Monte Carlo based comparison of constant vs. variable RBE for proton therapy patients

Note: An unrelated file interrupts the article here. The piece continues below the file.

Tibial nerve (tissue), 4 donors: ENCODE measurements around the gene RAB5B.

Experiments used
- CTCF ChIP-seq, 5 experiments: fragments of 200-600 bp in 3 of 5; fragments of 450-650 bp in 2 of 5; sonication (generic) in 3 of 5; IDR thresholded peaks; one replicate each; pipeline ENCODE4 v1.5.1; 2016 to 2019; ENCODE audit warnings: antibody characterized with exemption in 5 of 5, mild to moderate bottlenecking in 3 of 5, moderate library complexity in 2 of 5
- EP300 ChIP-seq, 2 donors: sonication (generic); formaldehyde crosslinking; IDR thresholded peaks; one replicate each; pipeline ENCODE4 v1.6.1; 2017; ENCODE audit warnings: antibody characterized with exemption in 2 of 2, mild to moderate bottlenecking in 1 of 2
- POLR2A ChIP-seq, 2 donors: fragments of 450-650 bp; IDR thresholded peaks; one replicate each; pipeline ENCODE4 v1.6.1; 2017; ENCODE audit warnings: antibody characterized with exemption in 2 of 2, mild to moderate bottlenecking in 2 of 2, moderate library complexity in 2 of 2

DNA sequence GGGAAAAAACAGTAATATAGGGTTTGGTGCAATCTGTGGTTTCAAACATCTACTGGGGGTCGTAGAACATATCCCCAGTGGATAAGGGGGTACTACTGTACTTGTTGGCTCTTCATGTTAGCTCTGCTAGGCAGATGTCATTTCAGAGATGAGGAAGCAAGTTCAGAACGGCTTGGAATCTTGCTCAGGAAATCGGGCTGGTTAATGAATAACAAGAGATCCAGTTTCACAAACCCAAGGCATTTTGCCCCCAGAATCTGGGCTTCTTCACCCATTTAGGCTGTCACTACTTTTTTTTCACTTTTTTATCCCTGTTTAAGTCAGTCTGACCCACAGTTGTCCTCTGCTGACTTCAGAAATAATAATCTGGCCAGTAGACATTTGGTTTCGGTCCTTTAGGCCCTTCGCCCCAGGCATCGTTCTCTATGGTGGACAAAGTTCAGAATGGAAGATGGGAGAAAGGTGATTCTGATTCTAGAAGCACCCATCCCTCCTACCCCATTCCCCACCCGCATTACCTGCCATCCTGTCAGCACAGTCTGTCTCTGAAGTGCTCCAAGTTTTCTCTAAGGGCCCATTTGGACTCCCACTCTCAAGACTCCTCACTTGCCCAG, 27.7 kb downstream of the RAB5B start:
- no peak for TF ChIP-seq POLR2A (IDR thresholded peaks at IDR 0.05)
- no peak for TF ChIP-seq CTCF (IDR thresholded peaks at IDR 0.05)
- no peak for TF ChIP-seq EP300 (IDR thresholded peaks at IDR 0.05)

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Around the world, the use of protons as an alternative to photons radiation therapy of cancer is becoming more widespread. The motivations for this is that protons enable a reduction of the radiation dose to health tissue or increase the dose to the tumor when compared to photons. However, there is currently an uncertainty related to the biological effectiveness of protons. Protons are known to be slightly more efficient in cell inactivation then photons, and this can be taken into account by applying a scaling factor for the proton dose. The scaling factor is known as the relative biological effectiveness (RBE) and in current clinical practice a constant RBE factor of 1.1 is applied. However, several studies including data from cell irradiation experiments suggest that a variable RBE factor is more appropriate. The primary objective of this project was to calculate and compare the dose-to-patient results of constant RBE versus variable RBE calculated by different models for protons. The calculations were done by a combination of FLUKA Monte Carlo (MC) simulations and post-processing using custom scrips written in Python. CT images and treatment plan information for a medulloblastoma patient was imported into FLUKA, where the dose and linear energy transfer (LET) was calculated. The RBE values were subsequently calculated for four different models, assuming constant tissue parameters. An in-depth investigation of the different model properties was performed by systematically varying the model parameters. RBE calculations with a simple treatment plan on a water phantom were also performed. The models consistently predicted an equal or lower dose in the beam-entrance region compared to predictions for RBE = 1.1 (RBE1.1) while greatly exceeding the predicted RBE1.1 dose in the distal part of the PTV and in the distal dose-falloff. There was also a considerable increase in dose distributed in the lateral direction for the PTV. The dose volume histograms (DVHs) revealed that structures/OARs located in close proximity to the PTV receive considerably higher levels of dose than predicted by RBE1.1 due to a high RBE factor, at times double that of the constant RBE. The RBE models also show a strong dependence on dose. The models appear to be largely in agreement, and the mean RBE varies about 1.4% in the PTV. However, the mean RBE variation increases at lower doses, such as in the esophagus with 6.3% variation. For a prescribed dose of 23.4 Gy to the PTV, the mean dose to the PTV varied between 24.9 and 25.7 for the different models, while for the lungs and esophagus the mean dose varied between 3.79-4.03 and 10.2-11.5, respectively. The results show that while the models do have differences, they consistently deviate from the dose predicted using RBE of 1.1. For the investigated patient case RBE values from 1.1 to 1.4 were seen for the target volume, while similar and higher RBE values were also observed for several healthy tissues, and this could be of clinical relevance. This leads to the conclusion that implementing a variable RBE into clinical scenarios should be considered. At least, practitioners should use the results provided by MC as guidance for assessing the dose until more experimental data and accurate models becomes available.